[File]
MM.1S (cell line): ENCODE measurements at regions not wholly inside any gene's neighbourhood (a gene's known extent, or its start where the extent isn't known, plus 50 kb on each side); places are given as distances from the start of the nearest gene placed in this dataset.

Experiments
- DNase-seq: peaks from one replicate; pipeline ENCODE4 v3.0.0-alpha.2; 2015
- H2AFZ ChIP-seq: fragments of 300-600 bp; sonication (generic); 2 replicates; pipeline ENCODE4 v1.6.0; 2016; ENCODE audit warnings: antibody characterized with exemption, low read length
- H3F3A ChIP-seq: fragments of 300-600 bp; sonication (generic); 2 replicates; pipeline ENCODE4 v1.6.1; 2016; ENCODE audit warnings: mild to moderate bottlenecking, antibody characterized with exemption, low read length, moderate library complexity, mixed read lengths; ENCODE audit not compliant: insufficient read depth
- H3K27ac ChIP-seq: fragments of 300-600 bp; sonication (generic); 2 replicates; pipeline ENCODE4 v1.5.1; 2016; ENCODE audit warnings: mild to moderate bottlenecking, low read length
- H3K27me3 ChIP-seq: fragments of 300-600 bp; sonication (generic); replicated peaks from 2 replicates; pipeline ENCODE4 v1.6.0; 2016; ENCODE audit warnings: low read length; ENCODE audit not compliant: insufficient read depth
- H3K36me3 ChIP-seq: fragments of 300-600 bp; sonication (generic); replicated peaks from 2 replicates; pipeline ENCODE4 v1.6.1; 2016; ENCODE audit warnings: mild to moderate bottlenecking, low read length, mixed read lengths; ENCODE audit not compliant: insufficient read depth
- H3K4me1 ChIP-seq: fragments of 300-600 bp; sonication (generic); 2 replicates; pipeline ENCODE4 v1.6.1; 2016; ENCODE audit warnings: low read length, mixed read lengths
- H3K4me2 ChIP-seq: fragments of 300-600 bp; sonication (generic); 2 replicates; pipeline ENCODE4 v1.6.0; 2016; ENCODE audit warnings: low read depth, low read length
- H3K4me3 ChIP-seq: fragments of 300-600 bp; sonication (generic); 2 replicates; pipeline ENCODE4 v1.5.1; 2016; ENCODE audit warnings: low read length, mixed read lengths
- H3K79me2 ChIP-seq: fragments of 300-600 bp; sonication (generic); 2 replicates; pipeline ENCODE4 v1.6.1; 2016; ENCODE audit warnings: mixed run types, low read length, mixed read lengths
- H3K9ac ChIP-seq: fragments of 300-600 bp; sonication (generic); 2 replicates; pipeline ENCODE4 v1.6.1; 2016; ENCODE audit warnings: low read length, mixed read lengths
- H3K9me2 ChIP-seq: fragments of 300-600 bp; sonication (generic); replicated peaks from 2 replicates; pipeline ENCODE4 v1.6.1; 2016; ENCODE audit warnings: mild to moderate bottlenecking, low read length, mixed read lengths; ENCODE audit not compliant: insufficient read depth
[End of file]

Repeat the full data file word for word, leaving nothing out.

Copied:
MM.1S (cell line): ENCODE measurements at regions not wholly inside any gene's neighbourhood (a gene's known extent, or its start where the extent isn't known, plus 50 kb on each side); places are given as distances from the start of the nearest gene placed in this dataset.

Experiments
- DNase-seq: peaks from one replicate; pipeline ENCODE4 v3.0.0-alpha.2; 2015
- H2AFZ ChIP-seq: fragments of 300-600 bp; sonication (generic); 2 replicates; pipeline ENCODE4 v1.6.0; 2016; ENCODE audit warnings: antibody characterized with exemption, low read length
- H3F3A ChIP-seq: fragments of 300-600 bp; sonication (generic); 2 replicates; pipeline ENCODE4 v1.6.1; 2016; ENCODE audit warnings: mild to moderate bottlenecking, antibody characterized with exemption, low read length, moderate library complexity, mixed read lengths; ENCODE audit not compliant: insufficient read depth
- H3K27ac ChIP-seq: fragments of 300-600 bp; sonication (generic); 2 replicates; pipeline ENCODE4 v1.5.1; 2016; ENCODE audit warnings: mild to moderate bottlenecking, low read length
- H3K27me3 ChIP-seq: fragments of 300-600 bp; sonication (generic); replicated peaks from 2 replicates; pipeline ENCODE4 v1.6.0; 2016; ENCODE audit warnings: low read length; ENCODE audit not compliant: insufficient read depth
- H3K36me3 ChIP-seq: fragments of 300-600 bp; sonication (generic); replicated peaks from 2 replicates; pipeline ENCODE4 v1.6.1; 2016; ENCODE audit warnings: mild to moderate bottlenecking, low read length, mixed read lengths; ENCODE audit not compliant: insufficient read depth
- H3K4me1 ChIP-seq: fragments of 300-600 bp; sonication (generic); 2 replicates; pipeline ENCODE4 v1.6.1; 2016; ENCODE audit warnings: low read length, mixed read lengths
- H3K4me2 ChIP-seq: fragments of 300-600 bp; sonication (generic); 2 replicates; pipeline ENCODE4 v1.6.0; 2016; ENCODE audit warnings: low read depth, low read length
- H3K4me3 ChIP-seq: fragments of 300-600 bp; sonication (generic); 2 replicates; pipeline ENCODE4 v1.5.1; 2016; ENCODE audit warnings: low read length, mixed read lengths
- H3K79me2 ChIP-seq: fragments of 300-600 bp; sonication (generic); 2 replicates; pipeline ENCODE4 v1.6.1; 2016; ENCODE audit warnings: mixed run types, low read length, mixed read lengths
- H3K9ac ChIP-seq: fragments of 300-600 bp; sonication (generic); 2 replicates; pipeline ENCODE4 v1.6.1; 2016; ENCODE audit warnings: low read length, mixed read lengths
- H3K9me2 ChIP-seq: fragments of 300-600 bp; sonication (generic); replicated peaks from 2 replicates; pipeline ENCODE4 v1.6.1; 2016; ENCODE audit warnings: mild to moderate bottlenecking, low read length, mixed read lengths; ENCODE audit not compliant: insufficient read depth